A Writing Journey

Advanced Worldbuilding

Here we are, deep into worldbuilding. If you’re like me, you are ready to take it to the next level. I’m excited to work on these steps for my next novel (after I finish book 3 of Lacey’s story). Before I get to far ahead of myself though, here are the previous steps to worldbuilding that I’ve discussed in Beginning Worldbuilding and Intermediate Worldbuilding: make maps, think about religion, decide how your people look, language, and politics. If you haven’t read my previous posts, take a gander.

1.History

Every world, every person, has a history. If you haven’t thought about the history of your cities, nations, or world, now is the perfect time to do so. Even if you’ve already written most of your novel, you can look and decide how your people got to where they are. Think of it as learning about their history (much like children learn history in school) rather than creating it. Some questions to ask when discerning the history of your world: who is in power and how did they come to be in power? Who are the minority groups and why are they minorities (are they immigrants or displaced people, or do they have a unique heritage)? Who are the disadvantaged groups of people and why are they disadvantaged?

2.Marriage Customs

That people have partnerships and get married is something we assume in books, for the most part. We read about mothers and fathers, husband and wives. But how did they get to be husbands and wives? Are there complex courting rituals? Do people have elaborate wedding ceremonies? For inspiration here, I suggest looking around at cultures in our world. Not things like “what do they do in Spain,” rather “what do they do in the depths of the Amazon or in the heart of the Sahara.” The more far-flung you get, the more interesting results you will find.

3. Water and food

Farmers are stock characters in fantasy and markets are stock settings. A step further: wagons are stock transportation (unless you are on horseback). We readers can assume that food is grown by farmers and bought by all manner of people – but if you want to get into the nitty gritty details, you should think about how it’s done. Does the government buy crops and resell them? Do people all have their own gardens/herds/flocks for basic needs and sell the excess to others? Do they have a bartering system or, perhaps, it is a communist-esque system where they all share everything equally out of the goodness of their hearts (hello, plot conflict)? And that’s just for food. What about water? Are there wells throughout the city? What happens if the well goes dry? Are there rivers your people can drink from or are the waters dirty? Who is in charge of fetching the water from its source? Who guards it from enemies? All of these things can be significant to the plot, if you let them be. Or they can add realism.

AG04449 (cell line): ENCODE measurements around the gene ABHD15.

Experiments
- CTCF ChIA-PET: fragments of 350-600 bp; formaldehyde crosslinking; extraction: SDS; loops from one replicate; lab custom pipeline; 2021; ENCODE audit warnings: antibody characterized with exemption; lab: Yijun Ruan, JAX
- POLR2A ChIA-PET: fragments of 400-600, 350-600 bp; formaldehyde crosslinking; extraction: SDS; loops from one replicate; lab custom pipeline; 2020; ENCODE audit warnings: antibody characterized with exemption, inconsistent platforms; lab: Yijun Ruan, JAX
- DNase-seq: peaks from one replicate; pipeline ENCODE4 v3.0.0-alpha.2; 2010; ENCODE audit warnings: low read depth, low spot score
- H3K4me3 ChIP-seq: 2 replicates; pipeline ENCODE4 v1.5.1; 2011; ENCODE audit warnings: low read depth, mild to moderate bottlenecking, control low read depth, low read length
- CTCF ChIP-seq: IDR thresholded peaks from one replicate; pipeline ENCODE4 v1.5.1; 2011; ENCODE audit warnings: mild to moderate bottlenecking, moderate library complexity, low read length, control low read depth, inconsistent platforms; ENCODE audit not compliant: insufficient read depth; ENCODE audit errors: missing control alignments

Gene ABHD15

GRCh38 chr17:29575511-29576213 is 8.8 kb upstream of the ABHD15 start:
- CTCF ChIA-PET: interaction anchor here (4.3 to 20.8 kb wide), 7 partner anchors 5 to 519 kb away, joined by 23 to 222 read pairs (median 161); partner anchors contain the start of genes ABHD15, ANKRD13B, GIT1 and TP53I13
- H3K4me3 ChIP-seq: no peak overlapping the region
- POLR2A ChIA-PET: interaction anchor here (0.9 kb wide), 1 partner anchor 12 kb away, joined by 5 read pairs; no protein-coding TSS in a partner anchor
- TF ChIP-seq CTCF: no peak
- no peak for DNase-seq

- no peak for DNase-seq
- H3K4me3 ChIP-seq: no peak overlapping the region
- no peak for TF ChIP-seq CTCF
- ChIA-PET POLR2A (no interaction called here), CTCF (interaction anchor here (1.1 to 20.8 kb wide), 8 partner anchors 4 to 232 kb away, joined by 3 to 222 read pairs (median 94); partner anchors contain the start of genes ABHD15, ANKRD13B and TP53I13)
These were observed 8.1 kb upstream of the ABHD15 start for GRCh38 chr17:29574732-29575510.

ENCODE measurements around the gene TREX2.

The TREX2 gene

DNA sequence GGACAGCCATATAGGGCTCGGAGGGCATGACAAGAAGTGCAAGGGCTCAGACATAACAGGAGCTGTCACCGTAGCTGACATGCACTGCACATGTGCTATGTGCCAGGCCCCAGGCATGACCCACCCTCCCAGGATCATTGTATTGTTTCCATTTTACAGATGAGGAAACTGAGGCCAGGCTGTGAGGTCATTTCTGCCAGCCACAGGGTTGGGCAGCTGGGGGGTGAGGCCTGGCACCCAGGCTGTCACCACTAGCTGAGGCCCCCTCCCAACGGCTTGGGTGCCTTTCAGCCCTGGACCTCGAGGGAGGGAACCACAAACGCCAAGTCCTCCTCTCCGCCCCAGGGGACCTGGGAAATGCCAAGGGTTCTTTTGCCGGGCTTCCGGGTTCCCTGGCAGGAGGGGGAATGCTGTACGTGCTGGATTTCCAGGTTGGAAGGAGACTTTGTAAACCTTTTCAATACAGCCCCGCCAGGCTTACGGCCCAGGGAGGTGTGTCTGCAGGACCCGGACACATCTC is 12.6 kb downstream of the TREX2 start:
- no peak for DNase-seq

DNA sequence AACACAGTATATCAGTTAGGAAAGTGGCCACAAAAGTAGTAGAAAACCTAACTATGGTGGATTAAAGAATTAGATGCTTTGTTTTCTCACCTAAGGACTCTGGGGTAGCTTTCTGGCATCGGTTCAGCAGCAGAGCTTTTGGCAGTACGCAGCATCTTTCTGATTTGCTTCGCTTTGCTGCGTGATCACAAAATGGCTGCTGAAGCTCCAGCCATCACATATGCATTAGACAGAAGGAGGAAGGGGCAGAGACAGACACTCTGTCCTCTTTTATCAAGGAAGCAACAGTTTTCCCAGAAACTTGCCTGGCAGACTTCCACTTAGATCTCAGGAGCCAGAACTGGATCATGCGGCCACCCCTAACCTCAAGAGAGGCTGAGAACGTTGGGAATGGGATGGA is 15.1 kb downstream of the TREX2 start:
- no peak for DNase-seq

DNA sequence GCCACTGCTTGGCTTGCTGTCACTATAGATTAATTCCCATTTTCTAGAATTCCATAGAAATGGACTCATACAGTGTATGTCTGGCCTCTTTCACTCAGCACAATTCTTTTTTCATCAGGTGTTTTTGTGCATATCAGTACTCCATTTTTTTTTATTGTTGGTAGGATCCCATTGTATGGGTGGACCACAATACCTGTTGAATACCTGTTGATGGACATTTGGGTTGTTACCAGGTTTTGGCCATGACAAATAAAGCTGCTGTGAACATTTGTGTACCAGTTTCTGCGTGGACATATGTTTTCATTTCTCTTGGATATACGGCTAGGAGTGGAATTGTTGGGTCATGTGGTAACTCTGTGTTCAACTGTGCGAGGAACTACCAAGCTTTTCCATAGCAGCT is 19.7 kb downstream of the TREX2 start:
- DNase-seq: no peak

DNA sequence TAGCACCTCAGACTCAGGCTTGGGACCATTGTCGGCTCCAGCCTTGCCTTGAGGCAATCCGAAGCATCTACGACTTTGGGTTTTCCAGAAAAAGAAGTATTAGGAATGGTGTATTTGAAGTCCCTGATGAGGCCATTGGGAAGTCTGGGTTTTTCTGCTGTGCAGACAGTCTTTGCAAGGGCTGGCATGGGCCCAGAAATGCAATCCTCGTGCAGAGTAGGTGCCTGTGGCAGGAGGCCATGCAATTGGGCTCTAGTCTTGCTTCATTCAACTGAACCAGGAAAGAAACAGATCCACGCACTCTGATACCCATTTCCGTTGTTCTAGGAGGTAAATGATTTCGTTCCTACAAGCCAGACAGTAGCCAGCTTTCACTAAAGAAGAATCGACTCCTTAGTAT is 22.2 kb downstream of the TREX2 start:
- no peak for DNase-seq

4.Hygiene

Do your people bathe regularly? Where and how? Bathhouses are going to make for different social norms than private baths in homes. (Think open vs. closed, respectful of privacy vs. potentially lecherous.) It also matters because if people bathe regularly, the water system is much more important. Perhaps they build aquaducts in order to supply bathhouses, or perhaps they leave it up to individuals to fetch their own water and therefore they either don’t bathe regularly or have private baths. Do the rich bathe more than the poor? Does this mean water is a commodity?

5.Superstitions

Don’t let a black cat cross your path. Break a mirror and have 7 years bad luck. Don’t walk under a ladder or open an umbrella inside. Silly superstitions. And yet we recite them whenever someone does one of those “unspeakable things.” Give your characters some superstitions – things that apply to either them or their society as a whole. Make them convinced all their bad luck is because of X, and either make it so or show their foolishness. Have fun with this one, but if you include it in the actual story, make sure it’s plot relevant.

He’s a black cat, but I don’t think anyone would complain about him crossing their path!

The following are even more things to think about (we can call it expert worldbuilding). Now, I’ll be the first to say I have not effectively gone this far into worldbuilding yet. It’s part of my learning process and part of my next novel, in which I will be writing about a characters in a nation that is recovering from war. Thus, the following worldbuilding considerations will be important.
1.Waste

2.Fires

3.Natural Disasters

4.Wars

5.How are things built? And how are large objects (trees, stone, etc) moved?

Take flight, enjoy, and share any other pieces of worldbuilding you find particularly helpful!

Take care,

Emily

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Comments on: "Advanced Worldbuilding" (2)

  1. Great post – it’s amazing how often we forget this sort of stuff and it stands out a mile when you read another writer who hasn’t considered it. Even when we set our stories in the world we know, I think there is tremendous value in doing this sort of stuff. Good stuff.

    • Thank you! I agree, it’s things like these that add the realism to any story, even if you never mention them directly. And yes, when writing stories based in the world we know, it is equally important to remember these things – especially as they can lead to significant plot development if you let them!

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